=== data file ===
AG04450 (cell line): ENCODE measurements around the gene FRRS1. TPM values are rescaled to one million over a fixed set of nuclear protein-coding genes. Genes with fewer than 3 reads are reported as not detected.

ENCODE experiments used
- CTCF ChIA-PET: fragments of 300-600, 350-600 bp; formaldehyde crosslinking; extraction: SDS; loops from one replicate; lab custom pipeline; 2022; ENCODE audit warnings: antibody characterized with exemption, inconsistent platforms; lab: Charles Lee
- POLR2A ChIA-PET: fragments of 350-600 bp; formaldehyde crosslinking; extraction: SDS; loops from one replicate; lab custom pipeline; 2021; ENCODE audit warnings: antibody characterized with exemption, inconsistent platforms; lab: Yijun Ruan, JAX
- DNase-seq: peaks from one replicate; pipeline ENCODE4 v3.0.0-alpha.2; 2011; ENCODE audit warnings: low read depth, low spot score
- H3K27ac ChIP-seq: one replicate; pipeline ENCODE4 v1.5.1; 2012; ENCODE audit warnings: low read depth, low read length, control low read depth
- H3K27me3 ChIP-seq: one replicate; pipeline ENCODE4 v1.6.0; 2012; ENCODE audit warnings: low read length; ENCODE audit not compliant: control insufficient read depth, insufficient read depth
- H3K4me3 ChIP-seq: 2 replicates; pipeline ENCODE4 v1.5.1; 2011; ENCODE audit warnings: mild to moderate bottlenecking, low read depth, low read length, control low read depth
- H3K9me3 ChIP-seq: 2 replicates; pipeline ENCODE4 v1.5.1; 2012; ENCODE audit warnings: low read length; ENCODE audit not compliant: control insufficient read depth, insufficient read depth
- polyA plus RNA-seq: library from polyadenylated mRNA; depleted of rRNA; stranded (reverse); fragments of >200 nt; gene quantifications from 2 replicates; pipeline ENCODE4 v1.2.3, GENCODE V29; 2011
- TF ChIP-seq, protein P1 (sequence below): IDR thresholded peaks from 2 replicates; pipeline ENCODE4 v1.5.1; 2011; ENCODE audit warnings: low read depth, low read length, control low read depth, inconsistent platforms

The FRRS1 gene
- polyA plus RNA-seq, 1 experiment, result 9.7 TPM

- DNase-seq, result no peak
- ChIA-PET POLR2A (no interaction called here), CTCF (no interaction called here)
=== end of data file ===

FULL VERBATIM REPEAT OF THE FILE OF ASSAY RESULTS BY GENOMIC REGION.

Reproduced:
AG04450 (cell line): ENCODE measurements around the gene FRRS1. TPM values are rescaled to one million over a fixed set of nuclear protein-coding genes. Genes with fewer than 3 reads are reported as not detected.

ENCODE experiments used
- CTCF ChIA-PET: fragments of 300-600, 350-600 bp; formaldehyde crosslinking; extraction: SDS; loops from one replicate; lab custom pipeline; 2022; ENCODE audit warnings: antibody characterized with exemption, inconsistent platforms; lab: Charles Lee
- POLR2A ChIA-PET: fragments of 350-600 bp; formaldehyde crosslinking; extraction: SDS; loops from one replicate; lab custom pipeline; 2021; ENCODE audit warnings: antibody characterized with exemption, inconsistent platforms; lab: Yijun Ruan, JAX
- DNase-seq: peaks from one replicate; pipeline ENCODE4 v3.0.0-alpha.2; 2011; ENCODE audit warnings: low read depth, low spot score
- H3K27ac ChIP-seq: one replicate; pipeline ENCODE4 v1.5.1; 2012; ENCODE audit warnings: low read depth, low read length, control low read depth
- H3K27me3 ChIP-seq: one replicate; pipeline ENCODE4 v1.6.0; 2012; ENCODE audit warnings: low read length; ENCODE audit not compliant: control insufficient read depth, insufficient read depth
- H3K4me3 ChIP-seq: 2 replicates; pipeline ENCODE4 v1.5.1; 2011; ENCODE audit warnings: mild to moderate bottlenecking, low read depth, low read length, control low read depth
- H3K9me3 ChIP-seq: 2 replicates; pipeline ENCODE4 v1.5.1; 2012; ENCODE audit warnings: low read length; ENCODE audit not compliant: control insufficient read depth, insufficient read depth
- polyA plus RNA-seq: library from polyadenylated mRNA; depleted of rRNA; stranded (reverse); fragments of >200 nt; gene quantifications from 2 replicates; pipeline ENCODE4 v1.2.3, GENCODE V29; 2011
- TF ChIP-seq, protein P1 (sequence below): IDR thresholded peaks from 2 replicates; pipeline ENCODE4 v1.5.1; 2011; ENCODE audit warnings: low read depth, low read length, control low read depth, inconsistent platforms

The FRRS1 gene
- polyA plus RNA-seq, 1 experiment, result 9.7 TPM

- DNase-seq, result no peak
- ChIA-PET POLR2A (no interaction called here), CTCF (no interaction called here)